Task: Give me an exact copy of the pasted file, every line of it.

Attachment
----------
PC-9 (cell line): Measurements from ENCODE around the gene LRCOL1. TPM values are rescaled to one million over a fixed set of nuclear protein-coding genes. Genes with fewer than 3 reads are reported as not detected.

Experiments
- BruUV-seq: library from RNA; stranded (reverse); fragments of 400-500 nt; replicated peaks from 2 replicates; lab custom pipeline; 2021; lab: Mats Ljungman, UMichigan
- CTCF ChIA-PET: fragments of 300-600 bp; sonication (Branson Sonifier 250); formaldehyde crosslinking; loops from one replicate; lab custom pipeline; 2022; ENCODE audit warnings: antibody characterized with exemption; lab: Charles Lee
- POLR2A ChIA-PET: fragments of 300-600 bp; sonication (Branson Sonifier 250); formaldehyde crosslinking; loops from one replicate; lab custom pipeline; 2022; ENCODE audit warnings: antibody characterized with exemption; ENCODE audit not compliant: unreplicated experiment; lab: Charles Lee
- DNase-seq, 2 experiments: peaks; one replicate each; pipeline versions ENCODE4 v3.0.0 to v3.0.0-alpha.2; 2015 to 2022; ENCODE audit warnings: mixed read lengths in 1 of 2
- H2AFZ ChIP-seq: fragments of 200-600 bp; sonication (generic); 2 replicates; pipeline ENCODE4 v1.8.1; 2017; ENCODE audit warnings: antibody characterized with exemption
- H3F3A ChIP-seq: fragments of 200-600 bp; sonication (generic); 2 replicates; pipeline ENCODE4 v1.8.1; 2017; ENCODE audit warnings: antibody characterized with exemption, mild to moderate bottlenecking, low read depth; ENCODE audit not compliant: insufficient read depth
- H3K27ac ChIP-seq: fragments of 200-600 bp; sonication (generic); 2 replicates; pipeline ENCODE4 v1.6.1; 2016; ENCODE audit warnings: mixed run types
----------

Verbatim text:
PC-9 (cell line): Measurements from ENCODE around the gene LRCOL1. TPM values are rescaled to one million over a fixed set of nuclear protein-coding genes. Genes with fewer than 3 reads are reported as not detected.

Experiments
- BruUV-seq: library from RNA; stranded (reverse); fragments of 400-500 nt; replicated peaks from 2 replicates; lab custom pipeline; 2021; lab: Mats Ljungman, UMichigan
- CTCF ChIA-PET: fragments of 300-600 bp; sonication (Branson Sonifier 250); formaldehyde crosslinking; loops from one replicate; lab custom pipeline; 2022; ENCODE audit warnings: antibody characterized with exemption; lab: Charles Lee
- POLR2A ChIA-PET: fragments of 300-600 bp; sonication (Branson Sonifier 250); formaldehyde crosslinking; loops from one replicate; lab custom pipeline; 2022; ENCODE audit warnings: antibody characterized with exemption; ENCODE audit not compliant: unreplicated experiment; lab: Charles Lee
- DNase-seq, 2 experiments: peaks; one replicate each; pipeline versions ENCODE4 v3.0.0 to v3.0.0-alpha.2; 2015 to 2022; ENCODE audit warnings: mixed read lengths in 1 of 2
- H2AFZ ChIP-seq: fragments of 200-600 bp; sonication (generic); 2 replicates; pipeline ENCODE4 v1.8.1; 2017; ENCODE audit warnings: antibody characterized with exemption
- H3F3A ChIP-seq: fragments of 200-600 bp; sonication (generic); 2 replicates; pipeline ENCODE4 v1.8.1; 2017; ENCODE audit warnings: antibody characterized with exemption, mild to moderate bottlenecking, low read depth; ENCODE audit not compliant: insufficient read depth
- H3K27ac ChIP-seq: fragments of 200-600 bp; sonication (generic); 2 replicates; pipeline ENCODE4 v1.6.1; 2016; ENCODE audit warnings: mixed run types